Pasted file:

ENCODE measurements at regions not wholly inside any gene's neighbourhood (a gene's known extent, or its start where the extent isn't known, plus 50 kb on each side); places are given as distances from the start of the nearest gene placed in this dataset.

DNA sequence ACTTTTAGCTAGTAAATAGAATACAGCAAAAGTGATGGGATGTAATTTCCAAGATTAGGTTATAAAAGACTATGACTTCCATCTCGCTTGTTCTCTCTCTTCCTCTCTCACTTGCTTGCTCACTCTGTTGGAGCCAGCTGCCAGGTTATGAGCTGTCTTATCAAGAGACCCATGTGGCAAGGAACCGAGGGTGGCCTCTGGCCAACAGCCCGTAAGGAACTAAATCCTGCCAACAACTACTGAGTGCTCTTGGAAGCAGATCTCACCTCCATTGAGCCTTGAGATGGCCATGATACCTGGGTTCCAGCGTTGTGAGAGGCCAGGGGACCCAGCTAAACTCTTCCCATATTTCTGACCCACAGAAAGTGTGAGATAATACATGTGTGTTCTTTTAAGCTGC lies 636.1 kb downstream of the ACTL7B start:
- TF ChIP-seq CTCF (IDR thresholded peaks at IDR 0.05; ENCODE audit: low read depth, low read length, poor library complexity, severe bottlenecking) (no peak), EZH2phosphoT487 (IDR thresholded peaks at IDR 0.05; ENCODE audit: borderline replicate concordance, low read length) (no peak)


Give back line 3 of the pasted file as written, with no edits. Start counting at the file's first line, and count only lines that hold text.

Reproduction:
- TF ChIP-seq CTCF (IDR thresholded peaks at IDR 0.05; ENCODE audit: low read depth, low read length, poor library complexity, severe bottlenecking) (no peak), EZH2phosphoT487 (IDR thresholded peaks at IDR 0.05; ENCODE audit: borderline replicate concordance, low read length) (no peak)